Seattle's top city leaders are expected to announce Monday tougher federal penalties against individuals who commit gun crimes.
At 11:00 a.m., Seattle Mayor Mike McGinn, King County Prosecutor Dan Satterberg, U.S. Attorney Jenny Durkan and others will outline their enhanced strategies against gun crime.
The penalties would result in part from a partnership with the Federal Bureau of Alcohol, Tobacco, Firearms and Explosives by identifying people with guns and executing stings throughout the city.
"Gun control laws can make a difference, and we support sensible changes to our gun control laws. But we also know Olympia hasn't changed them when we've asked before," McGinn said on changes to state gun laws. "We're not going to wait for it. We're going to keep pushing for it, but we're not going to wait for it."
Federal charges could help stop the cycle of violence, McGinn said, but the city must also strike the right combination with Seattle Police and the community.
"Our focus is going to be on having police presence, but more than that, is a partnership with the community to identify those individuals who have guns and who may use them so we can try to reach them before that happens."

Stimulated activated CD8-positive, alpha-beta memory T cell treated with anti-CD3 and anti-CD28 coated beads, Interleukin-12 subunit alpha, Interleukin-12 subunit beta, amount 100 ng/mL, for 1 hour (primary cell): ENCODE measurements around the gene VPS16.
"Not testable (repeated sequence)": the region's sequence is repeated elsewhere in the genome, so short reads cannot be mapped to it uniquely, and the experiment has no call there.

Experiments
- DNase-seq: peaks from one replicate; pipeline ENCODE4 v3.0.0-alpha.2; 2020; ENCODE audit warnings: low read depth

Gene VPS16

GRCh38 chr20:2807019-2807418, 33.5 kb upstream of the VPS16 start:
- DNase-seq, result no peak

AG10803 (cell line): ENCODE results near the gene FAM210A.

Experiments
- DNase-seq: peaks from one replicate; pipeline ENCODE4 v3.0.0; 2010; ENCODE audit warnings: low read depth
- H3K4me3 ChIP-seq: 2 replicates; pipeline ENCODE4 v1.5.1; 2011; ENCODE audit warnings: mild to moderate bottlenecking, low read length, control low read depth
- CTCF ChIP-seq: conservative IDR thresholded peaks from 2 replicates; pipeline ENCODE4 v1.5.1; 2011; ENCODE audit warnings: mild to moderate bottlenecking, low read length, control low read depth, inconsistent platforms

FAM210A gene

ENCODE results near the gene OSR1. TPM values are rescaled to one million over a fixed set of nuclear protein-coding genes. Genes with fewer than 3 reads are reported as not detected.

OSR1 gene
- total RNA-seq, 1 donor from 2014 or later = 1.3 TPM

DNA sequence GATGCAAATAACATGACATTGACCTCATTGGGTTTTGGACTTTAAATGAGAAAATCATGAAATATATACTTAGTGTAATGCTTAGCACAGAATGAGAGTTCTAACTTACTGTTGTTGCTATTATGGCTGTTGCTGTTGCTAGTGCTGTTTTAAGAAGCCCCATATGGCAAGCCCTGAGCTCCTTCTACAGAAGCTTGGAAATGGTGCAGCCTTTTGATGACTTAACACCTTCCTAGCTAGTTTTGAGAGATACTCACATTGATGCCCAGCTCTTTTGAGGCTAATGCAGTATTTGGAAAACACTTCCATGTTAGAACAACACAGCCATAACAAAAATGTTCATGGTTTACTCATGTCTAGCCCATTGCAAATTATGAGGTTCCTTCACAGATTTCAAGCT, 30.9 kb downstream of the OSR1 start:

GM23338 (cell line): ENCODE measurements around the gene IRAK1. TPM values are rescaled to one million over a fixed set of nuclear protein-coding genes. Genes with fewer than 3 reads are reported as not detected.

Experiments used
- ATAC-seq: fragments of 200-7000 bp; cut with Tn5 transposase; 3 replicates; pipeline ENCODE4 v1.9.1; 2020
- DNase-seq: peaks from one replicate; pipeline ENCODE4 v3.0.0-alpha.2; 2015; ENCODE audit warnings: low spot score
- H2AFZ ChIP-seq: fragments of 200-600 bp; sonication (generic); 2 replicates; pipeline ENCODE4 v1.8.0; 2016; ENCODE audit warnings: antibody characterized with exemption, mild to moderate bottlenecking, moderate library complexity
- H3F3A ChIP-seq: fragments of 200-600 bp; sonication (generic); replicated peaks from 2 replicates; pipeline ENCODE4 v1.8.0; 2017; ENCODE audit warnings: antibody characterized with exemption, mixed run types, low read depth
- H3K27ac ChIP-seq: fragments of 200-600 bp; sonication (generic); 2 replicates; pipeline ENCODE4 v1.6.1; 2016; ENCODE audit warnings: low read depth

Between January and May of 2012, 21 people in Seattle have lost their lives due to homicide -- already one more than all of 2011.
Later Monday evening, the community will converge at Town Hall Seattle, near 8th and Seneca, where one of the more violent murders happened just last month.
At 7:30 p.m., the public is invited to "Public Safety: A Community Conversation," with Mayor McGinn, Seattle Police and others. Right outside the building on May 30, Gloria Leonidas was carjacked, shot and killed. Four other people died at the hands of the same gunman that day when he opened fire at the Cafe Racer.
Some members of the Seattle City Council have called for a change to state laws that they say bind the hands of city leaders. Currently, state law reads, "Local laws that are...more restrictive than state law shall not be enacted."
A national gun prevention group, The Brady Campaign, has joined the effort, arguing a word change in Washington state law could in cases prevent concealed weapons permits being issued to people with mental health issues.
"Public Safety: A Community Conversation," is free for all to attend with RSVP. Click here for more info.
KING 5's Jake Whittenberg contributed to this report.